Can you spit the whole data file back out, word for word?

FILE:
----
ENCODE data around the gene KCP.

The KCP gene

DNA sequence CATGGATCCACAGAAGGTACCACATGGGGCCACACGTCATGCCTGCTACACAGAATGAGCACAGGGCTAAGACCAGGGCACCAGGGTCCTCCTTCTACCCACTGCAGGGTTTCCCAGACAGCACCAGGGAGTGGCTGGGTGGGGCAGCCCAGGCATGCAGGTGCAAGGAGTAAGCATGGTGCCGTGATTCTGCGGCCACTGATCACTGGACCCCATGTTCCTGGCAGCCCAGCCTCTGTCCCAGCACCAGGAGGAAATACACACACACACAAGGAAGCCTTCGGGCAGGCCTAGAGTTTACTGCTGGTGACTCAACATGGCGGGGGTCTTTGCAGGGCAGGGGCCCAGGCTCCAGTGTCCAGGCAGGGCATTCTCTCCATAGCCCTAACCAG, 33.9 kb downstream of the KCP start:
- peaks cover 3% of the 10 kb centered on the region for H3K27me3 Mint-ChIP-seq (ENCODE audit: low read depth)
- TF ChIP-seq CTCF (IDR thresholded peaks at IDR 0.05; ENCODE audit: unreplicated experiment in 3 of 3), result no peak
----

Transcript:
ENCODE data around the gene KCP.

The KCP gene

DNA sequence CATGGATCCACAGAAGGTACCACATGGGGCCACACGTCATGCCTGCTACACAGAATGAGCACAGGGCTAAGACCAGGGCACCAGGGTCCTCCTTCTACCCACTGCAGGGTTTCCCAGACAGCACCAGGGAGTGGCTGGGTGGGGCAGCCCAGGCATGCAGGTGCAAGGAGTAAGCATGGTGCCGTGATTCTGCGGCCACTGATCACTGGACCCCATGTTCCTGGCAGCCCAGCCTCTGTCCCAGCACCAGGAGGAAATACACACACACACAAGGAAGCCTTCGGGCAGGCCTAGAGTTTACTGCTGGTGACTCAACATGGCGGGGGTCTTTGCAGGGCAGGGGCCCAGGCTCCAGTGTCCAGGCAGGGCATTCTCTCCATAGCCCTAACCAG, 33.9 kb downstream of the KCP start:
- peaks cover 3% of the 10 kb centered on the region for H3K27me3 Mint-ChIP-seq (ENCODE audit: low read depth)
- TF ChIP-seq CTCF (IDR thresholded peaks at IDR 0.05; ENCODE audit: unreplicated experiment in 3 of 3), result no peak